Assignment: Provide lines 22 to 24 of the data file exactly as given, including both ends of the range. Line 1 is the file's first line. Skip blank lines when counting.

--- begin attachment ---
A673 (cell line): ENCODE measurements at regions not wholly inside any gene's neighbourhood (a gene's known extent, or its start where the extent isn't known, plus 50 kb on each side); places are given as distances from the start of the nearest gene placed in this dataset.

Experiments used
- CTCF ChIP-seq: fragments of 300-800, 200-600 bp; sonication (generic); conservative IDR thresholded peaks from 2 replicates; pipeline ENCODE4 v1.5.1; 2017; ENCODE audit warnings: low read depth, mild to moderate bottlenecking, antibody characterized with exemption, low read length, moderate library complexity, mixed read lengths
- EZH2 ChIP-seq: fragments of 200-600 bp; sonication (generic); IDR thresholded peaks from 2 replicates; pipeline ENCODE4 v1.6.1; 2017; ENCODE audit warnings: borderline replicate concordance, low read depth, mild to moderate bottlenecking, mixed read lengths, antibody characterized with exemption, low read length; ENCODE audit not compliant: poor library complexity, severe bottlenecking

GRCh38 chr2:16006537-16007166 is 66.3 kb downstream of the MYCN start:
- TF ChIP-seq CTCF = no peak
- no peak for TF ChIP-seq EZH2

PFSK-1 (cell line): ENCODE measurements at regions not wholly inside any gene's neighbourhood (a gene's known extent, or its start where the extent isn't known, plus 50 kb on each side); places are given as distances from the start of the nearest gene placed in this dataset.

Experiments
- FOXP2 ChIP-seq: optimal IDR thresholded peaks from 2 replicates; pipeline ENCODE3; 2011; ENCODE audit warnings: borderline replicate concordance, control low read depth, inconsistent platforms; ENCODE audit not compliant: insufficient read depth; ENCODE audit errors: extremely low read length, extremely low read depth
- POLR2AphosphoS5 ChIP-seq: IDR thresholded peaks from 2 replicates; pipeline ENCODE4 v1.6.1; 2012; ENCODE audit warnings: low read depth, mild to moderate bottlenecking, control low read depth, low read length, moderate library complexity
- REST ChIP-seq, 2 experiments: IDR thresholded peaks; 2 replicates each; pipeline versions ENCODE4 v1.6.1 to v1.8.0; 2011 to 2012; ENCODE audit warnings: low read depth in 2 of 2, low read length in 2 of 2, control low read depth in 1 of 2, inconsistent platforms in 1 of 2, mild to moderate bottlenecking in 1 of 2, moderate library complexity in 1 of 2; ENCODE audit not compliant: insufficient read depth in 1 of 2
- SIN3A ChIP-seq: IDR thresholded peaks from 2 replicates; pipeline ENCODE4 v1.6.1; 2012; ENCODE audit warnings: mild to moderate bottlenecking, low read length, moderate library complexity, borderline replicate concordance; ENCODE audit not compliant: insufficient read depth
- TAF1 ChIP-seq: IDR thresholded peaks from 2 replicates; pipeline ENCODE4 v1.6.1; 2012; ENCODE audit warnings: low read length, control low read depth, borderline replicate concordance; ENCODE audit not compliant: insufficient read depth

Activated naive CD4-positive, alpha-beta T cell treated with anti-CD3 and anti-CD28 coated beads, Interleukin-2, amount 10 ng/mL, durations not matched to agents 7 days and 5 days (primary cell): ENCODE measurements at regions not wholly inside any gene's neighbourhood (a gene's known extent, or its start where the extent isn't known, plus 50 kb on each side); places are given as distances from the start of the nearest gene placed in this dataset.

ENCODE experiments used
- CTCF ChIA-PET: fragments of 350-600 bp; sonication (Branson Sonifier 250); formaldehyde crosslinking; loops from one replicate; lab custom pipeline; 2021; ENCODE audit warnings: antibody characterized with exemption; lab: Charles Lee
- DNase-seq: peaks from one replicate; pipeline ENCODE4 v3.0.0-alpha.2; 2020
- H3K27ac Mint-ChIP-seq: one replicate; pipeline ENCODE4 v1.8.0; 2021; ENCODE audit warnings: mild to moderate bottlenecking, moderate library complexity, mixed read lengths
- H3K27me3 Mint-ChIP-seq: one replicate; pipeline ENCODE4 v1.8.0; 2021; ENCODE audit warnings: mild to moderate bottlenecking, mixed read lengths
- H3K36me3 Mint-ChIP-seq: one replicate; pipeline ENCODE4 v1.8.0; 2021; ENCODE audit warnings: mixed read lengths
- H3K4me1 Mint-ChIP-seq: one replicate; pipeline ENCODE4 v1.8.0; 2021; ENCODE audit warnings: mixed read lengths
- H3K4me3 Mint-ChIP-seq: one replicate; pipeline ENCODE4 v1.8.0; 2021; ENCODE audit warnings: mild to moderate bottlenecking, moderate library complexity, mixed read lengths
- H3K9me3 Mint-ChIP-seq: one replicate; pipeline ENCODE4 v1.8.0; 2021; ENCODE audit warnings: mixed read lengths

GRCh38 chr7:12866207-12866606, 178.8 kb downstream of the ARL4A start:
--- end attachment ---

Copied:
- H3K4me1 Mint-ChIP-seq: one replicate; pipeline ENCODE4 v1.8.0; 2021; ENCODE audit warnings: mixed read lengths
- H3K4me3 Mint-ChIP-seq: one replicate; pipeline ENCODE4 v1.8.0; 2021; ENCODE audit warnings: mild to moderate bottlenecking, moderate library complexity, mixed read lengths
- H3K9me3 Mint-ChIP-seq: one replicate; pipeline ENCODE4 v1.8.0; 2021; ENCODE audit warnings: mixed read lengths